My dream compact FAC rifl e is currently the FX Dreamline Bottle-Pup, but that still has a basic/skinny Wildcat-style pistol grip. With its more comfortable handle, this rifl e is challenging that; so, the even more compact and lighter AGT Uragan might take the lead. The Vulcan 2 feels superb in the shoulder and cheek and the ambidextrous pistol grip feels wonderfully chunky; very nice indeed!
The rifle’s safety is just in front of the trigger, it slides back for SAFE and reverse for FIRE. Being manual, you can fl ick it ON and OFF as you wish; much better than an auto system. Plus, it’s near silent and smooth in operation, always a boost for we hunters. It doesn’t indicate the rifle’s cocked status, but at least it can be safely de-cocked, albeit leaving a pellet in the barrel. Frustratingly, there’s no anti double-load mechanism, although at least the side-lever cannot be returned to battery once the mag’s empty.
The alloy magazines feel solid and well made, with the backs of the pellets partly exposed once loaded. To load; rotate the central drum anti-clockwise against spring tension, while holding the mag upright and leaning slightly to the left, so the pellets are retained and don’t fall straight through the front port. If you release the drum at any point, it stops against the last pellet loaded. Insert by opening the action and leaving it to the rear, then slot it in from the left, where it’s retained with a gentle click by a sprung, brass, detent ball. It can only be inserted one way, thanks to a recessed keyway.
The cocking effort is a gentle 6 lbs, rising to 9 lbs for the last few mm of travel, at which point the cocking lever stands at 90o to the action block. There was one temporary jam at the range during testing, perhaps caused by the fi rst pellet protruding slightly; a plastic coated .177” cleaning rod, gently inserted from the muzzle quickly cleared it. Get in the habit of pressing the tip of the fi rst pellet in the front of the mag, just before you insert it to avoid this.
That chunky air reservoir isn’t just for show. Together with the regulated action, it produced 16 mag’s-worth of shots between 245 and 110BAR! (maximum fi ll pressure is 250BAR). That 192-shot count is almost buddy-bottle capacity, so hopefully enough to last anyone during one session. It’s set up to 11ftlbs (558fps) before leaving the shop, with single-fi gure consistency for most of the testing between 550-559fps. This dropping temporarily to an average 545FPS between shots #49-#96 (mags #5 to #8), perhaps due to my impatience cycling the action rapidly while chronographing. Incidentally, the maximum legal velocity with these 15.89-grain JSB Exacts is 583fps, so nobody should concern themselves with that blip. Having the manometer in the forend isn’t my preferred location, but at least it’s large face is fi nely graduated, promoting confi dence when checking the reserves.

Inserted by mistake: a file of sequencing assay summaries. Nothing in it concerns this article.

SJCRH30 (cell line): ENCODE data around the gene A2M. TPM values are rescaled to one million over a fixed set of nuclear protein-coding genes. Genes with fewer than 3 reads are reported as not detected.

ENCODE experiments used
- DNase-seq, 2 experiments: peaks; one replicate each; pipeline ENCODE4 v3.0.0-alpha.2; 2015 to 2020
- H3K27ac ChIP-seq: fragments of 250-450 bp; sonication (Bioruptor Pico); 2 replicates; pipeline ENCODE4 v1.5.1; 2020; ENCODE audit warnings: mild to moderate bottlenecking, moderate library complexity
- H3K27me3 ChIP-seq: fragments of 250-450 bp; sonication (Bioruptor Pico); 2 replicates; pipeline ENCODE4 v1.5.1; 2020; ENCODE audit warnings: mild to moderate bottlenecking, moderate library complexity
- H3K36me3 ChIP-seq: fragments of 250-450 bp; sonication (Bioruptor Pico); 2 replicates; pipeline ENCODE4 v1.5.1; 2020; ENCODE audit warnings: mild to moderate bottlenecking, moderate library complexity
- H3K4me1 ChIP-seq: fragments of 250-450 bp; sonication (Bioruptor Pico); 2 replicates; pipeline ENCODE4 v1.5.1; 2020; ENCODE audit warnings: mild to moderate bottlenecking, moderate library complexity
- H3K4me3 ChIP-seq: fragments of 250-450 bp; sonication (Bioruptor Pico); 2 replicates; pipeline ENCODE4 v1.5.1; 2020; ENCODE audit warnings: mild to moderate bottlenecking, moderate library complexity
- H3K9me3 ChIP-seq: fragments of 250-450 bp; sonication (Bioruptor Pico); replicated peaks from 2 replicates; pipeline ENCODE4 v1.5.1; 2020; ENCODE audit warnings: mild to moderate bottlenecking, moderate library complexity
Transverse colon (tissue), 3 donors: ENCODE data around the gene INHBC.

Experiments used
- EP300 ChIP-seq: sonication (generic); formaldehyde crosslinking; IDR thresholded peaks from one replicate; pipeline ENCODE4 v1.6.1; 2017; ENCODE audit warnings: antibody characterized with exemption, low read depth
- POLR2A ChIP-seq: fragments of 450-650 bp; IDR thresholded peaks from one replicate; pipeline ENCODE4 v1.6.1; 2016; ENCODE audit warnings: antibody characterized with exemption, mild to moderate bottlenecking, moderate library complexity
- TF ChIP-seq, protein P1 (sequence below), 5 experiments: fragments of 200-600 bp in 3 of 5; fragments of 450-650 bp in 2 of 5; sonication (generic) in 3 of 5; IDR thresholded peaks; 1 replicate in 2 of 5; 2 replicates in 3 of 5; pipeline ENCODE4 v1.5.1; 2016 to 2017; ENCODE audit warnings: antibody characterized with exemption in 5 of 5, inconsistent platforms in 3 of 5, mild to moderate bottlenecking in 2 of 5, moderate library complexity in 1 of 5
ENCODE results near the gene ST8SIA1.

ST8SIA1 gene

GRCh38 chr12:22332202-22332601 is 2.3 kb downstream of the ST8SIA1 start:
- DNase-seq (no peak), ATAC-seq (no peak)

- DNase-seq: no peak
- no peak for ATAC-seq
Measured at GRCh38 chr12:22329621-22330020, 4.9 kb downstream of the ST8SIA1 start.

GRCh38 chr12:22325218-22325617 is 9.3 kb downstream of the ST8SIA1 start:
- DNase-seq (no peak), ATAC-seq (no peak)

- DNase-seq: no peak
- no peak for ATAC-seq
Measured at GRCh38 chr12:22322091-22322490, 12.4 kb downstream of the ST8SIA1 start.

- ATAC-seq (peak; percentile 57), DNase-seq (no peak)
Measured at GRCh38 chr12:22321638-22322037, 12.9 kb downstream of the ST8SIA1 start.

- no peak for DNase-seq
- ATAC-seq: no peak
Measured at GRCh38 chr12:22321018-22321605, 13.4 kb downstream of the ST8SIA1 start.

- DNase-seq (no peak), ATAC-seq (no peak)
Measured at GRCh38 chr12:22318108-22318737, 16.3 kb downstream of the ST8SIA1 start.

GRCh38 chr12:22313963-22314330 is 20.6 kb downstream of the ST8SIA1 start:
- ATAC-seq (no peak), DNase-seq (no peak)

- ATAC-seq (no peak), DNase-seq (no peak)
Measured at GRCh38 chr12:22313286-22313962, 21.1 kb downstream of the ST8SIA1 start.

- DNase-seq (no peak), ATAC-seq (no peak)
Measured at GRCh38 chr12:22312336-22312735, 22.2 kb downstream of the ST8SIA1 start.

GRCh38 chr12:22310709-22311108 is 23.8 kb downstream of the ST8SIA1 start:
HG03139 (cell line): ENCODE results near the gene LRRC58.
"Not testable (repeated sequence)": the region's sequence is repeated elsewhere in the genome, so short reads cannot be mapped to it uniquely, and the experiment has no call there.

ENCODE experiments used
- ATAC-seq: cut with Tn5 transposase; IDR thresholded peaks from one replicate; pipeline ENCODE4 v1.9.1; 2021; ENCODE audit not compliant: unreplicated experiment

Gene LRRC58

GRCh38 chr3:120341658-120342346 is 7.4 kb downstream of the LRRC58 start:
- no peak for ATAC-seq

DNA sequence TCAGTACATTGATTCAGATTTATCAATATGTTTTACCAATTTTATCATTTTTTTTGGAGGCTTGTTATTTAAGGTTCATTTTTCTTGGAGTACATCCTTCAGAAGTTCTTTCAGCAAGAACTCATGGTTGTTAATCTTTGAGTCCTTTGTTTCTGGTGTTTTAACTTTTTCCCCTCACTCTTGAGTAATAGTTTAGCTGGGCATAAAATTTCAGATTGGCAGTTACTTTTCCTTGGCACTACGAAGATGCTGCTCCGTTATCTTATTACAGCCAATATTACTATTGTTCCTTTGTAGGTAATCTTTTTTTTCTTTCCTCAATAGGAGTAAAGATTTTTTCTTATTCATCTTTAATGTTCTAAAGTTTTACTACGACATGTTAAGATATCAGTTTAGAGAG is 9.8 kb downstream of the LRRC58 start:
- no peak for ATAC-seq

I zeroed fi rst at 10m then 25, using less than one mag, aware this calibre’s trajectory isn’t as fl at as the .177” I’m more accustomed to. It was sadly too windy to extend the range shooting outside, but one furry hole at 25m regardless of who was behind the trigger, is testament to excellent accuracy potential. Speaking of trigger, there’s an excellent 2-stage unit, with a sweet pull of exactly 14oz and a very crisp release.
The underside of the forend includes a recessed Anschutz-type accessory rail. To this, I’d added a Harris #6a sling/bipod stud, to neatly avoid drilling the stock’s smart woodwork. Also available to fi t more extras is a 55mm length of Picatinny rail, which slots in and is tightened via two Allen bolts. With no hands free to sling a rifl e conventionally when roaming permissions, I’m 100% dependent upon ‘wearing’ my rifl es slung from my neck. The addition of a rear sling swivel stud will tick that box nicely. I’d also order a twin laser muzzle mount, designed by yours truly for close range ratting, these can be purchased from Stuart Waudby of smwengineering.co.uk to suit any shroud or moderator diameter, 32.2mm in this case. At £13 plus a pair of Picatinny lasers for £8 each from Amazon, this handy rifl e will be very capable from point-blank range out to at least 40m, conditions-permitting.
A superb rifl e, which might have nudged AGT ahead in my ‘dream FAC-rated, compact pest control wish-list. Thanks to Lloyd/Sean at BAR for the kind loan of the Vulcan 2, plus Chris at Regael (AGT rifl es UK Importer) for answering my questions. Thanks also to Bill, Bri, Scott, Emma and Colin for opinions and Bri for the photos at GARC’s indoor 25m range. I’ll hopefully have the even more compact/portable AGT Uragan to test and compare soon. Wish me luck and enjoy your shooting.